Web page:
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By Francy Chammings
Pine Knot News 

MEMORIAL DAY: Healing from war comes - in time

Esko veteran finds peace in opening up.


May 24, 2019

Photo courtesy Amy Louhela

Esko's Dale Erickson, right, shakes hands with Edward Kachinske, the oldest Marine at the Marine Corps Ball held at the Cloquet VFW in November. Erickson lived through the Korean War, but healing from the horrors he saw there took decades. He has written a memoir about his service, an opening up that has been part of his recovery from post traumatic stress disorder.

On Memorial Day weekend, we honor those who have died serving in the U.S. military. While Esko's Dale Erickson survived his stint in the Korean War, he came home a different person.

"Some Marines never find their souls again," he writes in his memoir. "A part of them remains missing for the rest of their lives and they forever struggle." The memoir details relentless battles, dead bodies and near-death experiences.

As we approach Memorial Day, a time when we honor our military veterans for the sacrifices they made with their lives, let us recall as well all those whose lives were forever changed by the violence, death, and terror of the battlefield.

"I was not the same person when I came back from Korea that I was when I left," said Esko's Dale Erickson, 88, as he spoke of the impact of his experience in the Korean War 1950-51.

Erickson was just 17 years old when he enlisted in the Marine Corps Reserves, B Company, 4th Infantry Battalion, stationed in Duluth.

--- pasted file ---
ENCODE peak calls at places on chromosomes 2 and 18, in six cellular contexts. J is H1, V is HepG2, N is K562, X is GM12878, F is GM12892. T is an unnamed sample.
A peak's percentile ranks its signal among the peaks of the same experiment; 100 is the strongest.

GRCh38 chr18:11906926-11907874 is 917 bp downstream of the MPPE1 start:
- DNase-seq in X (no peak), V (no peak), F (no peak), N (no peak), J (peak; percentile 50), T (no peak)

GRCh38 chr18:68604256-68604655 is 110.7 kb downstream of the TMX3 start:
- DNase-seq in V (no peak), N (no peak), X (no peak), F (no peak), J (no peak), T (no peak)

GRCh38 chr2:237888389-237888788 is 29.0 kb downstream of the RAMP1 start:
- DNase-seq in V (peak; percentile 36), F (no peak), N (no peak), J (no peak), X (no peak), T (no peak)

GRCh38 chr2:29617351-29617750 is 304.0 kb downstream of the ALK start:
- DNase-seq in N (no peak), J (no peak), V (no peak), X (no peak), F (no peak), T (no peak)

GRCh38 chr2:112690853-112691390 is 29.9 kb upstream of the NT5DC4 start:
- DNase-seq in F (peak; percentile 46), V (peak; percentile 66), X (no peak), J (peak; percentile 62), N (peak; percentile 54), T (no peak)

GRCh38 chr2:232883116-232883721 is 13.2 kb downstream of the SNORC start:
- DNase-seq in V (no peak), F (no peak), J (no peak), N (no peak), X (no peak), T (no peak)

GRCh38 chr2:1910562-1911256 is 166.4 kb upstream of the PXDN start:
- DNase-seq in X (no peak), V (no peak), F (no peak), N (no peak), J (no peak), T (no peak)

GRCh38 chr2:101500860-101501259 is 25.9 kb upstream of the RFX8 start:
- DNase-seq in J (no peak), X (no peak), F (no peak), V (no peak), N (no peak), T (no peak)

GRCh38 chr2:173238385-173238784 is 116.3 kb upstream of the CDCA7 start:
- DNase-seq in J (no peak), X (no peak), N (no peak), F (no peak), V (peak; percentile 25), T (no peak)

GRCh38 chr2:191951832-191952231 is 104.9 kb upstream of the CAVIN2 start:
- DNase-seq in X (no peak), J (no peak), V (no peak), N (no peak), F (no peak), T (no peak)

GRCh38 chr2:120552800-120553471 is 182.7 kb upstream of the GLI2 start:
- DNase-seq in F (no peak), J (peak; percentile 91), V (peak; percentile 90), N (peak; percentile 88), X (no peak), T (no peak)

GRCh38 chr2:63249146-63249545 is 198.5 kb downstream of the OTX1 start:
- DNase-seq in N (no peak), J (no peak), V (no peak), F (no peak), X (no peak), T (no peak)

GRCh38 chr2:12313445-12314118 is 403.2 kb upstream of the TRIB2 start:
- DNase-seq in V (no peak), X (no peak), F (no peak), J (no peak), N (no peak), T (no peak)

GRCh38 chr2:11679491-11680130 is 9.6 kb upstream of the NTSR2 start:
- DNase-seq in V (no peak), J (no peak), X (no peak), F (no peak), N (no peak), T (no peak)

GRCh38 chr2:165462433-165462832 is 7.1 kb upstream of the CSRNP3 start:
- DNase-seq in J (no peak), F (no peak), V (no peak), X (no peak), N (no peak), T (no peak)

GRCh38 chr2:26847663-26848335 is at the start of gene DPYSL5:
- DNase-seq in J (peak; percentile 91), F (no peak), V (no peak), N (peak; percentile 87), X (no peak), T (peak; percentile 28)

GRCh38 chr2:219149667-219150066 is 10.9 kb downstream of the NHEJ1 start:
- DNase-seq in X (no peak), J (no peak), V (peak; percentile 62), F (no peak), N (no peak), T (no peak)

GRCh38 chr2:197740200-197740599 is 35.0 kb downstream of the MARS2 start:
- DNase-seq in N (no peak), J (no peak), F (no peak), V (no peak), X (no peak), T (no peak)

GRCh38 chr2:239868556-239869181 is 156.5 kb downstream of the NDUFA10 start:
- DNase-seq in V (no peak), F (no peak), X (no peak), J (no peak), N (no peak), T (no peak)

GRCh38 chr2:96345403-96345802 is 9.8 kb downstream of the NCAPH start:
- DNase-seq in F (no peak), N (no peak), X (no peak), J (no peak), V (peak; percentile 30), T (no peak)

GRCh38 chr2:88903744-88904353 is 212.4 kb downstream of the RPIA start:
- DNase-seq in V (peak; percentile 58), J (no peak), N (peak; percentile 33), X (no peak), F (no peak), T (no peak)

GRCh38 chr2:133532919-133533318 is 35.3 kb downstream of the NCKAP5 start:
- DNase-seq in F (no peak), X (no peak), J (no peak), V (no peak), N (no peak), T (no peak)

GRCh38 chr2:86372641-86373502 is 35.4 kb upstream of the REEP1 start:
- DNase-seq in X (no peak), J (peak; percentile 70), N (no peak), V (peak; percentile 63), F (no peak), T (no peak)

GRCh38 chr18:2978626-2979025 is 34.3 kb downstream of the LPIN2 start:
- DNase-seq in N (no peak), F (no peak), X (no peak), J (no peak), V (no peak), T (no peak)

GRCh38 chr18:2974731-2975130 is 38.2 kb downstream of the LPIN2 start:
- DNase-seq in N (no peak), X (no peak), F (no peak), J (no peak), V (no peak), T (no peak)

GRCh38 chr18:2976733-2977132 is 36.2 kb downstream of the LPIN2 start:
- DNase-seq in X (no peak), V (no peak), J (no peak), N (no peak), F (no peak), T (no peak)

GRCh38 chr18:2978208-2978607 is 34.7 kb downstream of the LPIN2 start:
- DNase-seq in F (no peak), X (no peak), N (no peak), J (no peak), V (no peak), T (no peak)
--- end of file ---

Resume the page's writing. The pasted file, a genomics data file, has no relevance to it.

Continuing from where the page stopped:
Within two years, his unit was activated following North Korea's invasion of South Korea. The United States - along with other countries from the United Nations - stepped in to drive the North Koreans back behind the 38th parallel with the goal of halting the spread of communism. American troops fought the battles in Korea from June 25, 1950, through July 27, 1953, when the fighting stopped.

It was never a declared war and no peace treaty has ever been signed.

Some have called it the "Forgotten War" because it was never given much acknowledgment in the fabric of American society or in the history books. Even though more than 40,000 American soldiers were killed or listed as missing in action it took more than 40 years to establish a memorial to honor sacrifices in Arlington National Cemetery. For those who served, it can never be "forgotten."

This is the case for Erickson. He left Duluth with his company in August 1950. Upon arrival at Camp Pendleton in California, his group was split up. He was assigned to a weapons unit and trained for three months before arriving in South Korea in

November. The Marines were given warm clothing, but the temperature dipped below freezing much of the time. It was so cold, Erickson said, that his food froze in his kit as he walked to his tent from the mess tent.

Erickson was assigned to Weapons Company of the 1st Marine Division as an ammunition carrier for a rocket launching team. The 1st Marine Division was engaged in battle in the Chosin Reservoir, so Erickson was assigned to guard duty as he waited for his company to return. What he encountered upon their arrival was disconcerting.

He wrote in his memoir, "Killer Eyes," the returning Marines "were beat up and bloody, their clothing was a mess, they were dirty, hungry and cold." Erickson said the Marines reported suffering a large number of casualties, loading frozen bodies onto trucks, and walking out from the battle through gunfire to reach the sea and the ships waiting for them. It was a chilling introduction to the reality of the war for Erickson.

Hard realities

On Jan. 15, 1952, Erickson's unit got orders to move out. They were taken to Pohang with orders to pursue communist guerrilla forces in the nearby mountains.